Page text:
International Meeting for Autism Research: Differences In Brain Anatomy In Male Adults with High-Functioning Autism Versus Asperger's Syndrome

Differences In Brain Anatomy In Male Adults with High-Functioning Autism Versus Asperger's Syndrome

Saturday, May 14, 2011: 10:00 AM
Douglas Pavilion A (Manchester Grand Hyatt)
9:45 AM
M. C. Lai1, M. V. Lombardo1, C. Ecker2, J. Suckling3, B. Chakrabarti4,5, E. T. Bullmore6, D. G. Murphy2, U. K. MRC AIMS Consortium7 and S. Baron-Cohen1, (1)Autism Research Centre, Department of Psychiatry, University of Cambridge, Cambridge, United Kingdom, (2)Department of Forensic and Neurodevelopmental Sciences, Institute of Psychiatry, King's College London, London, United Kingdom, (3)Department of Psychiatry, Brain Mapping Unit, University of Cambridge, Cambridge, United Kingdom, (4)Autism Research Centre, University of Cambridge, Cambridge, United Kingdom, (5)Centre for Integrative Neuroscience and Neurodynamics, University of Reading, Reading, United Kingdom, (6)Brain Mapping Unit, University of Cambridge, Cambridge, United Kingdom, (7)Institute of Psychiatry, King's College London; University of Cambridge; University of Oxford, London, United Kingdom
Background:  The new DSM-5 proposal is to remove the category of Asperger’s disorder/syndrome as a diagnosis. However, it is still not clear at the neurobiological level whether the absence of developmental language delay, which is characteristic of the current diagnosis of Asperger’s disorder/syndrome, contributes to a distinct subtype. To date, no study has investigated this in adults with autism spectrum conditions (ASC), which are now increasingly recognized.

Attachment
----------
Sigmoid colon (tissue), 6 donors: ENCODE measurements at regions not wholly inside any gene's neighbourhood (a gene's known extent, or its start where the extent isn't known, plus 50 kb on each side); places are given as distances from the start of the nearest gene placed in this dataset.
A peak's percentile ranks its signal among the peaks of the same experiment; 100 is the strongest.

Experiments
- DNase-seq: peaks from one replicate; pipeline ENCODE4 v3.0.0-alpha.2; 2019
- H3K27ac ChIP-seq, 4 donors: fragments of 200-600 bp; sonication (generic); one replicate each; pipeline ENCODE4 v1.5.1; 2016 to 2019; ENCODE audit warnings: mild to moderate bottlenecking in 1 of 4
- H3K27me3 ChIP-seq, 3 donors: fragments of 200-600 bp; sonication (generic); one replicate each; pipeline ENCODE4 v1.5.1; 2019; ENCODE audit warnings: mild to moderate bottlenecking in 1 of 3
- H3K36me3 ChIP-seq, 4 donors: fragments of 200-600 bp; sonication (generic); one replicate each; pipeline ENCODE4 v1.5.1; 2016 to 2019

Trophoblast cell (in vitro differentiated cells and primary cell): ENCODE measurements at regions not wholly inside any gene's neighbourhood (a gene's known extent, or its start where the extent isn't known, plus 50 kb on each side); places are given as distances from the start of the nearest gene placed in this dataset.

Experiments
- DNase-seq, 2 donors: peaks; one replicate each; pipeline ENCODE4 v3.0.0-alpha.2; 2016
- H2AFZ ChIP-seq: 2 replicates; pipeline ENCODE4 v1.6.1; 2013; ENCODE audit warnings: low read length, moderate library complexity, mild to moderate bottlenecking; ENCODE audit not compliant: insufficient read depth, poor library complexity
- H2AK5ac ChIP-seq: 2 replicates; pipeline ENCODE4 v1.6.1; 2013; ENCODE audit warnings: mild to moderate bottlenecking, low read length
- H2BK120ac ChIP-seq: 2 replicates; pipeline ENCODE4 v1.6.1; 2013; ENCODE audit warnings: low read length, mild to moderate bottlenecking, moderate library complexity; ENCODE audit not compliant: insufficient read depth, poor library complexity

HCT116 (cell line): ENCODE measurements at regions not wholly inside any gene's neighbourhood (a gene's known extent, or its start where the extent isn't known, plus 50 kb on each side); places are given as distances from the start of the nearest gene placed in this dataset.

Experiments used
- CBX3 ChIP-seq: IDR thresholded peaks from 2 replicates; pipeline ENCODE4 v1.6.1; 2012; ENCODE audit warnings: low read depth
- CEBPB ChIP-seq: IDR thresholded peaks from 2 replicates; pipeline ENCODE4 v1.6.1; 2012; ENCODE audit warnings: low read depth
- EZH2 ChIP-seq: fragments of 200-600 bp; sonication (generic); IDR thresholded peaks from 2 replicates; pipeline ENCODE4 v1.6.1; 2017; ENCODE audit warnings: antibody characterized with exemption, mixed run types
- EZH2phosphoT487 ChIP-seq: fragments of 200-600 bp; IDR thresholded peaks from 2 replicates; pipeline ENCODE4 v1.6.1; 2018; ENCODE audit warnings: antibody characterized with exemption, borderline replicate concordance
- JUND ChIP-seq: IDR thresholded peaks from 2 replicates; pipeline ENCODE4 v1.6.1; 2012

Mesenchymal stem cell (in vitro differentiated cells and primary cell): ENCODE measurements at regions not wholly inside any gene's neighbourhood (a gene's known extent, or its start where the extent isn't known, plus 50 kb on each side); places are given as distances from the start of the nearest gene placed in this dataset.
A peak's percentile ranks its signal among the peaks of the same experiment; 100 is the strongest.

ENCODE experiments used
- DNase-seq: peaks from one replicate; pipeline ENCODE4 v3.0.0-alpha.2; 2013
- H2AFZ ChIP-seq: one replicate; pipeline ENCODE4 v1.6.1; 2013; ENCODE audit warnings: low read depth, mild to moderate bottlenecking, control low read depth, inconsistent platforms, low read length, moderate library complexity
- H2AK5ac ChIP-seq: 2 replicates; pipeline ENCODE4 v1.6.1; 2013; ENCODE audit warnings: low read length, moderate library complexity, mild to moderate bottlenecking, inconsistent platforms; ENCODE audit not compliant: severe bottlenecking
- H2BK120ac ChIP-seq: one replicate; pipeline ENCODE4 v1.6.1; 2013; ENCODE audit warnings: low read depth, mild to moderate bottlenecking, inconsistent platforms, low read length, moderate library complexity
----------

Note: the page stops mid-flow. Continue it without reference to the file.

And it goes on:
Objectives:  To investigate if there are differences in brain anatomy in male adults with high-functioning ASC with and without developmental language delay, particularly in language areas in the brain.

Methods:  Ninety-one male adults, who were clinically diagnosed with ASC, and whose diagnoses were confirmed by the Autism Diagnostic Interview-Revised (ADI-R), were re-classified as having high-functioning autism (HFA) or Asperger’s syndrome (AS) according to the presence or absence of developmental language delay. They received brain scanning using high-resolution structural magnetic resonance imaging (sMRI). Voxel-based morphometry (VBM) on the segmented and modulated grey matter images, which were registered to a custom template image specific to this study sample, were performed on an age- and IQ-matched subsample composed of 38 subjects with (HFA group) and 42 without developmental language delay (AS group), who showed comparable levels of autistic symptoms and empathizing-systemizing profile. Region-of-interest (ROI) approach was further employed to investigate into the language-related brain structures.

Results:  From VBM, the HFA group showed greater grey matter volume than the AS group in a range of regions, including Broca’s area, left primary sensory-motor cortices, inferior parietal lobule, dorsal medial prefrontal cortex, right visual cortex, bilateral dorsal lateral prefrontal cortices, fusiform and parahippocampal gyri, supplementary motor area, cerebellum, and medulla oblongata. The ROI approach further revealed that in left Heschl’s gyrus, the AS group had a larger volume compared to the HFA group.

Conclusions:  There were brain volumetric differences in male adults with ASC with (HFA) or without (AS) developmental language delay. The difference could reflect a primary characteristic or a compensatory change. Either way, the history of language delay plays a role in brain anatomy in autism, which may be informative for possible subtyping. This data may inform the debate over whether to remove the diagnostic subgroup of Asperger’s disorder/syndrome.

| More